The Latest: Biden elevates science adviser to Cabinet level


A Kashmiri doctor receives a COVID-19 vaccine at a government Hospital in Srinagar, Indian controlled Kashmir, Saturday, Jan. 16, 2021. India started inoculating health workers Saturday in what is likely the world’s largest COVID-19 vaccination campaign, joining the ranks of wealthier nations where the effort is already well underway. (AP Photo/ Dar Yasin)

WILMINGTON, Del. — President-elect Joe Biden introduced his team of scientific advisers on Saturday, saying they will lead with “science and truth. We believe in both.”

Biden is elevating the position of science adviser to Cabinet level, a White House first. He called Eric Lander, a pioneer in mapping the human genome is in line to be director of the Office of Science and Technology Policy, “one of the most brilliant guys I know.”

Lander is the founding director of the Broad Institute of MIT and Harvard and was the lead author of the first paper announcing the details of the human genome.

Lander says Biden has tasked his advisers and “the whole scientific community and the American public” to “rise to this moment.”

Vice President-elect Kamala Harris recalled her late mother Shyamala Gopalan Harris, a cancer researcher, who she credited with teaching her to think critically.

“The science behind climate change is not a hoax. The science behind the virus is not partisan,” Harris said. “The same laws apply, the same evidence holds true regardless of whether or not you accept them.”

As the rollout of coronavirus vaccines begins, the U.S. leads the world with 23.6 million cases and more than 393,000 confirmed deaths.



President-elect Joe Biden says hisadvisers will lead with ‘science and truth’ on the coronavirus pandemic. California opens mass vaccine sites but concerned about supply of doses. India starts world’s largest COVID-19 vaccination drive. A study indicates in pandemic era, older adults isolated but resilient. China builds hospital in 5 days after surge in virus cases.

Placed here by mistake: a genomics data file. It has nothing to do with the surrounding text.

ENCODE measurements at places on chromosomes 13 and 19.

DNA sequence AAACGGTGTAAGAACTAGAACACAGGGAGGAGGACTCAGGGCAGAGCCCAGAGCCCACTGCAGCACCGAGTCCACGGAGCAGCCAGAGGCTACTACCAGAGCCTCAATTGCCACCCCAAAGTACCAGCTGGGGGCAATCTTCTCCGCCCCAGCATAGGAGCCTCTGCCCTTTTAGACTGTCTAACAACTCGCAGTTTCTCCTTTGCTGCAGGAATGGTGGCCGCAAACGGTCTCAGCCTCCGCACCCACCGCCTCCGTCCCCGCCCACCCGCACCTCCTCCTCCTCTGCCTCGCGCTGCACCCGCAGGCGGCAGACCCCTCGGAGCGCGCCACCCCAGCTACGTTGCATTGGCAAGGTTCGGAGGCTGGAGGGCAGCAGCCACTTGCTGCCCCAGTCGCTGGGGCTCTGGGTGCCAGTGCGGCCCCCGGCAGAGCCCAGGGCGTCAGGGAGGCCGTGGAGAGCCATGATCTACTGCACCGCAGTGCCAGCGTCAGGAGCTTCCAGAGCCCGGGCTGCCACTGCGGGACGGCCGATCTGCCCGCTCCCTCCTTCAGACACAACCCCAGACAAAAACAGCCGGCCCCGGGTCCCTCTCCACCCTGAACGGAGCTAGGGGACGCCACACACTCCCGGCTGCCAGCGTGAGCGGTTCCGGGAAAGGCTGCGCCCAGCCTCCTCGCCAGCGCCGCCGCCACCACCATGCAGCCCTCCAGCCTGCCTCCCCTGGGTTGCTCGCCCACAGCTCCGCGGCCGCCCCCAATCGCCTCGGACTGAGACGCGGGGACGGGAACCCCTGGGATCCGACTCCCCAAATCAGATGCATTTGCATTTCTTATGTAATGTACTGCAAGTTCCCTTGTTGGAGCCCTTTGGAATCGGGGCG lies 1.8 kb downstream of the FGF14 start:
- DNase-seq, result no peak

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HONOLULU — Health officials in Hawaii have partnered with local pharmacies to offer drive-thru and in-home coronavirus vaccinations for residents.

The Honolulu Star-Advertiser reports the Department of Health started scheduling licensed care homes in Oahu for vaccinations this week. Neighboring islands have already started drive-thru clinics, county hubs and other mobile services.

The health department is working with employers to identify front-line workers for the vaccination. The department is planning to launch an online portal where workers can register for the vaccine. Officials say more than 56,000 people have received at least one dose of the vaccine.

Health officials reported 150 newly confirmed coronavirus cases and no new deaths on Friday. The state has more than 24,000 confirmed cases and more than 300 deaths since the start of the pandemic.


PIERRE, S.D. — South Dakota is looking to build its coronavirus rollout by making shots available to a larger group of people.

Secretary of Health Kim Malsam-Rysdon says the state will begin vaccinating people 80 and over and those with high-risk medical conditions. Some rural health care providers worry their patients will be missed by large hospital systems.

South Dakota has vaccinated 6.5% of the population, one of the highest rates in the country. Last fall, the state had one of the highest positivity rates in the nation.

The Department of Health reported 341 positive tests, raising the confirmed total to 105,278.


OKLAHOMA CITY — The Oklahoma City school district is set to resume some in-person classes for the district’s youngest students and those in alternative education.

The district’s pre-kindergarten through 4th grade students and those in alternative education will begin returning Tuesday for alternating in-person and in-person classes. Students in grades 5-12 are scheduled to return on Feb. 1.

Oklahoma ranked fourth in the nation Saturday in the rate of new cases per capita with 1,448 per 100,000, according to data from Johns Hopkins University.

The seven-day rolling average of new cases in the state has increased from 2,626 per day on Jan. 1 to 3,922 on Friday. The rolling average of deaths rose from 23 deaths per day to 31 according to the data.

The state health department on Saturday reported 3,621 coronavirus cases and 27 deaths for confirmed totals of 351,665 cases and 2,952 deaths.


DALLAS —A third person with a case of the coronavirus variant has been reported in Texas.

Dallas County Health and Human Services reported Saturday that a Dallas man in his 20s with no history of travel outside the United States has tested positive for the variant that originated in the United Kingdom.